Tuesday, August 7, 2018

Viewing the Great Buildings of Kuala Lumpur

Emerging from the ethnic communities of Little India and Chinatown in Kuala Lumpur, I cross the Gombak River and walk among the grand Malaysian government buildings and admire the incredible architecture.  The first building across the river from Chinatown is the Kuala Lumpur Railway Station, built in 1892 with a mixture of eastern and western designs.  The main hall of the station opens into a small pavilion with a movable roof and a stylish Italian clock mounted above.

 Railway station

Across the street from the railway station is the impressive KTMB Building, administrative offices for the Malaysian Railway.

KTMB Building

Down the street from the railway station is Merdeka Square, also known as Independence Square, with the Textile Museum and many Malaysian government offices.  In 1957, the British flag was lowered in the square and the Malaysian flag first raised as the country gained independence.

National Textile Museum

Old General Post Office, now government offices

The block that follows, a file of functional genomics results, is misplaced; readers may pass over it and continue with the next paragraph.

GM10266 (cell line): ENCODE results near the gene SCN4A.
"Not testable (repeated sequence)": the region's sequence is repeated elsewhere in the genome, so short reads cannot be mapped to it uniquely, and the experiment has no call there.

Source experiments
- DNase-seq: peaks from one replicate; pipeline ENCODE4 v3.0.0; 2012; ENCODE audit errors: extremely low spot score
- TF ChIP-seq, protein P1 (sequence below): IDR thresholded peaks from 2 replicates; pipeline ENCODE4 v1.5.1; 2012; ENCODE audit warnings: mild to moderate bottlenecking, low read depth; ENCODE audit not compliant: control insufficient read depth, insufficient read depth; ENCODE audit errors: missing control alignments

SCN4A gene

One dominant presence alongside the square is the Sultan Abdul Samad building, originally housing the offices of the British Colonial Administration and, after independence, the administration of the Federated Malay States, and, later, the supreme courts of Malaysia.  The building is currently shared by the Ministry of Communications and Multimedia and the Ministry of Tourism and Culture.  The design is a inspired by North Indian Islamic architecture, with elements of Moorish and European mixed in for quite an eclectic ensemble.

 Sultan Abdul Samad building

Next to the Sultan Abdul Samad building is the old High Court building and, across the street, the modern Countdown Clock, a water-clad pavilion built in 2011 to "promote public appreciation of well-designed urban spaces and public arts."  The Countdown Clock is open for people to walk through the water curtain and pool during the day.

Old High Court

 Countdown Clock

The Moorish and Islamic architecture of Kuala Lumpur (and the European influences) are fun to see and admire and this has been a great walk through the older, government-oriented, parts of the city.

No comments:

Post a Comment